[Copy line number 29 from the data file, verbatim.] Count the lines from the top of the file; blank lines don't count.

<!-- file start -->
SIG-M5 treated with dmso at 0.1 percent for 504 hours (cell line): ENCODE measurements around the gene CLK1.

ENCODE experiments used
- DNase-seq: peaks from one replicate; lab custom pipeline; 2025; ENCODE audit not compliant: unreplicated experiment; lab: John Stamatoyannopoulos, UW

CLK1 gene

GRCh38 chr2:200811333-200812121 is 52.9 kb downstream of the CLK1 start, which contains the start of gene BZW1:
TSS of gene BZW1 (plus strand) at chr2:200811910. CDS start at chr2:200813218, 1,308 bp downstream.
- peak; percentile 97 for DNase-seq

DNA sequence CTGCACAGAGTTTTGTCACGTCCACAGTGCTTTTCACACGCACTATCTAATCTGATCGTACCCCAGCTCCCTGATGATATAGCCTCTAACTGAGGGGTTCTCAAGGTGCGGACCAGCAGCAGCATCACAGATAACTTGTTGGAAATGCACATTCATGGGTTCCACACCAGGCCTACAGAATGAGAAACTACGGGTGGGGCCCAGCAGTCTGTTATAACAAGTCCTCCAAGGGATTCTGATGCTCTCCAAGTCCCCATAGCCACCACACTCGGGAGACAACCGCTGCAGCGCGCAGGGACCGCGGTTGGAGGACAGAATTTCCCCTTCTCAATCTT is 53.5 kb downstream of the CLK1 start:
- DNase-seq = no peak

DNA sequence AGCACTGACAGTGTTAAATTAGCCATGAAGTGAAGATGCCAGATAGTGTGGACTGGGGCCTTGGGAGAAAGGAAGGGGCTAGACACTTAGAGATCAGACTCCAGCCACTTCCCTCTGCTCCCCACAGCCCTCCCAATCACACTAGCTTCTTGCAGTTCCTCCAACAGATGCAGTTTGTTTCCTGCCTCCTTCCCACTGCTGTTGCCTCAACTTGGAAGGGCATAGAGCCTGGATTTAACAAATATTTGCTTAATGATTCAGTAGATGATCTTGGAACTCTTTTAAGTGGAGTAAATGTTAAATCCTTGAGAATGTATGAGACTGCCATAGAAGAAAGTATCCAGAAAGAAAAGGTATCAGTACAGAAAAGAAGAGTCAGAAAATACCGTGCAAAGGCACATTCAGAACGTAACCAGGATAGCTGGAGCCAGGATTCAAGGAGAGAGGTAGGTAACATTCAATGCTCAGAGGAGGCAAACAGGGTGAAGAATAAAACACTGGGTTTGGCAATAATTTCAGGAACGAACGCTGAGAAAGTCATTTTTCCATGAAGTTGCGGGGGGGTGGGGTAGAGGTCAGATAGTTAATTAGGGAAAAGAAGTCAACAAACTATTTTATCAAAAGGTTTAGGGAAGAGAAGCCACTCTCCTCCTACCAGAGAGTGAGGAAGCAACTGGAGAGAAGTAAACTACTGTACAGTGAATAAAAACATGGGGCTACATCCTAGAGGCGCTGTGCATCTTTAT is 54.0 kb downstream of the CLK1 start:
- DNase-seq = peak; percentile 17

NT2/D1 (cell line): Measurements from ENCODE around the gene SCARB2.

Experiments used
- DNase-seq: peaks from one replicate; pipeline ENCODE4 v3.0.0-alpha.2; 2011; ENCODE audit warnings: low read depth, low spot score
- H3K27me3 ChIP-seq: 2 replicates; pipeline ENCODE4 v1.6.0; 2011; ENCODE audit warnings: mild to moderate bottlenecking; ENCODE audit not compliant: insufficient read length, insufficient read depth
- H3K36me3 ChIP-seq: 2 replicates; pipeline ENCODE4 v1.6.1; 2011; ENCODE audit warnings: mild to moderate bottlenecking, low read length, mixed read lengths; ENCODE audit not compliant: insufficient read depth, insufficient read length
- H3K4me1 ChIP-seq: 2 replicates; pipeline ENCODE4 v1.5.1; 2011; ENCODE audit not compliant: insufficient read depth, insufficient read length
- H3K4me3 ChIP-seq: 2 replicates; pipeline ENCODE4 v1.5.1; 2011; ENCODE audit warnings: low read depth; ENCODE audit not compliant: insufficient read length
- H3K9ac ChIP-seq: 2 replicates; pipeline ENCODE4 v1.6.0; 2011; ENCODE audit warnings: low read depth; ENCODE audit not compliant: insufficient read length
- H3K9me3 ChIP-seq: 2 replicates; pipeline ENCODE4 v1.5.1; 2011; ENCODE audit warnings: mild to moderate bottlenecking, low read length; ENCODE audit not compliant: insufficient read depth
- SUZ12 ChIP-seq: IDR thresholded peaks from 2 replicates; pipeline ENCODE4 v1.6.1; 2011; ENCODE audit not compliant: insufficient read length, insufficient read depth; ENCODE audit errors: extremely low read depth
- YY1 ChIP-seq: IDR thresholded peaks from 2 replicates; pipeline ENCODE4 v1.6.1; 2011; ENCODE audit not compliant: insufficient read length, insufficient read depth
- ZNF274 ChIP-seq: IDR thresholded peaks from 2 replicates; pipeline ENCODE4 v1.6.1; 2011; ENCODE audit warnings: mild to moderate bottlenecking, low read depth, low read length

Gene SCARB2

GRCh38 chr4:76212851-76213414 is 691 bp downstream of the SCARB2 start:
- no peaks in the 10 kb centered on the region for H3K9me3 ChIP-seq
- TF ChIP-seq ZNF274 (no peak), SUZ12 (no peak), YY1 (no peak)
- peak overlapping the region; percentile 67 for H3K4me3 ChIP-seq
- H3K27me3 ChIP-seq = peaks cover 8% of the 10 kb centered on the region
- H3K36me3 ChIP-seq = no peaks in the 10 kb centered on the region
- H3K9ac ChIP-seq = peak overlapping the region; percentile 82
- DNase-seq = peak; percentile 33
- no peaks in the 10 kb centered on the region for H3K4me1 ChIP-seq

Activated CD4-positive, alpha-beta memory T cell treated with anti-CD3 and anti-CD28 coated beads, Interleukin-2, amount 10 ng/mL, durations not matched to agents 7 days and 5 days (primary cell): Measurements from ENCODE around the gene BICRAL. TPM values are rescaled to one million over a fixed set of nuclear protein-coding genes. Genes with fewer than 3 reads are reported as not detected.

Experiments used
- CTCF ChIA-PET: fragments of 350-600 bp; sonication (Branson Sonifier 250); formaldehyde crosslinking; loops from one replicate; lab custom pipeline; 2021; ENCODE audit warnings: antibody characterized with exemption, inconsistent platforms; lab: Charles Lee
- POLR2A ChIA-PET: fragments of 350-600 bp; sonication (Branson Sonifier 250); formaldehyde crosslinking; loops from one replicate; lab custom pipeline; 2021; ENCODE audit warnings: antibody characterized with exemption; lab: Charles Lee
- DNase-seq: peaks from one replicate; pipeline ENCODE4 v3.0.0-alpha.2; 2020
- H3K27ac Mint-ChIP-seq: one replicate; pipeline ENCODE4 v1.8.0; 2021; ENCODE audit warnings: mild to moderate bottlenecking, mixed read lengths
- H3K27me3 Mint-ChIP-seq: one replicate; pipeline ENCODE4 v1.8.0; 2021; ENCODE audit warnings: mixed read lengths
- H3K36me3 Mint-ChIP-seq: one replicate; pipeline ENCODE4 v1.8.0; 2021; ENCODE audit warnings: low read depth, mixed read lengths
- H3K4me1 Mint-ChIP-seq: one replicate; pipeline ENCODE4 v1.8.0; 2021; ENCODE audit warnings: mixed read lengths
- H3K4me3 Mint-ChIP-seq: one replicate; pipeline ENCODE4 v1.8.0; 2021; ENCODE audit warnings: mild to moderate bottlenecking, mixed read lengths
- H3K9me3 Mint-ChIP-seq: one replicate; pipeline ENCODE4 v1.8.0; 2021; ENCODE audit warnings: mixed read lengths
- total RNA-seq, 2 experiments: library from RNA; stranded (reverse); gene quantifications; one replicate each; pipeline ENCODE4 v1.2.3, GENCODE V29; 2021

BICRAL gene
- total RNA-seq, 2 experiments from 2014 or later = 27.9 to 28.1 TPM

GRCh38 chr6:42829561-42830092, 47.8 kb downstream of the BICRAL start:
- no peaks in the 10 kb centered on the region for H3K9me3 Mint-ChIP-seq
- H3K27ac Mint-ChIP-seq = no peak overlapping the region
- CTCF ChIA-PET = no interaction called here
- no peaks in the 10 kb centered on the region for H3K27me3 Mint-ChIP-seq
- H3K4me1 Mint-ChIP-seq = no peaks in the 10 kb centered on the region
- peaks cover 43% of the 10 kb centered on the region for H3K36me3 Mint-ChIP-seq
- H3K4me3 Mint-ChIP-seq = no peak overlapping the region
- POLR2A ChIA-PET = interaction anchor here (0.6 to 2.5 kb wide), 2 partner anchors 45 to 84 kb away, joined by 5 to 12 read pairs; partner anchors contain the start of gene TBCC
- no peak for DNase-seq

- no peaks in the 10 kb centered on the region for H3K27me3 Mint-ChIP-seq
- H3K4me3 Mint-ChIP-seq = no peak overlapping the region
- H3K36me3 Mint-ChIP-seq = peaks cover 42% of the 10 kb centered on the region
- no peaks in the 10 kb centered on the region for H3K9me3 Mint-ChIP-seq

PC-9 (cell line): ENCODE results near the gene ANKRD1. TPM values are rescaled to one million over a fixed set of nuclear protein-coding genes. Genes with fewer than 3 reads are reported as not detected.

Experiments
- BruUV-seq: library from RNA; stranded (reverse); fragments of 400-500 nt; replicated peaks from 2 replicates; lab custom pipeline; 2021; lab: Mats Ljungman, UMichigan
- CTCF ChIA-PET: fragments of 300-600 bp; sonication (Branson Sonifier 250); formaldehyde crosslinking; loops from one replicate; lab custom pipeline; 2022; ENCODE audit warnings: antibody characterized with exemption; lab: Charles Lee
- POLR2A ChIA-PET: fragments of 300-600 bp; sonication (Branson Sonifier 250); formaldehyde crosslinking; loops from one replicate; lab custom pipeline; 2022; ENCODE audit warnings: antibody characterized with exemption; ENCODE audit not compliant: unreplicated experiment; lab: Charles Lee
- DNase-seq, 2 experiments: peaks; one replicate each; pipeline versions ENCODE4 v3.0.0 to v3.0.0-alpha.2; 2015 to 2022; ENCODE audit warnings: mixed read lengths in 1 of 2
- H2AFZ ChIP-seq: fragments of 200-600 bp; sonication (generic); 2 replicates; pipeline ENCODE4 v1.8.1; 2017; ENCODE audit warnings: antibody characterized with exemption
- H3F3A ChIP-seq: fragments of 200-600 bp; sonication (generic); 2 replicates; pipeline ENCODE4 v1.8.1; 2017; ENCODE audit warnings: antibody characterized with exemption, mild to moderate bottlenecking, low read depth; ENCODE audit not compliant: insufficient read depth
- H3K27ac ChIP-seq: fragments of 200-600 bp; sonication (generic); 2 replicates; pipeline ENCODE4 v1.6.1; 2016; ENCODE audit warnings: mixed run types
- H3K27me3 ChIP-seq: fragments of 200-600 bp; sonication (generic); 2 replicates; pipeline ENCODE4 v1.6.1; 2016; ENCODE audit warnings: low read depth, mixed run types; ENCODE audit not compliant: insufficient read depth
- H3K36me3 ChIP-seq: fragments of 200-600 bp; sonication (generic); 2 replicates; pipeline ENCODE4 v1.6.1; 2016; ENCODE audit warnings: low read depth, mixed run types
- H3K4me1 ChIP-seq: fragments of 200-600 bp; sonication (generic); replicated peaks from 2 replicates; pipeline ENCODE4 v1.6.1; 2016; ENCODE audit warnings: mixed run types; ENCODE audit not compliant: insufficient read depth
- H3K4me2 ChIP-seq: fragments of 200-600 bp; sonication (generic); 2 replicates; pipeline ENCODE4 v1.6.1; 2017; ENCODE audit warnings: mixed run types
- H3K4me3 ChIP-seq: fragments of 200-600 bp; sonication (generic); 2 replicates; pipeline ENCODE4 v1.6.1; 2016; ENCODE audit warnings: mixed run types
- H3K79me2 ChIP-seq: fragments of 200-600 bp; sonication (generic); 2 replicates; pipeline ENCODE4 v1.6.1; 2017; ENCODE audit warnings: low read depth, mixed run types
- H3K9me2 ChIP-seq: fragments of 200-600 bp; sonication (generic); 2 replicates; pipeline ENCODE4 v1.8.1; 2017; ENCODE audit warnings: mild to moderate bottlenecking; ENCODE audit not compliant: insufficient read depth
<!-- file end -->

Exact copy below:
- H3K27me3 ChIP-seq = peaks cover 8% of the 10 kb centered on the region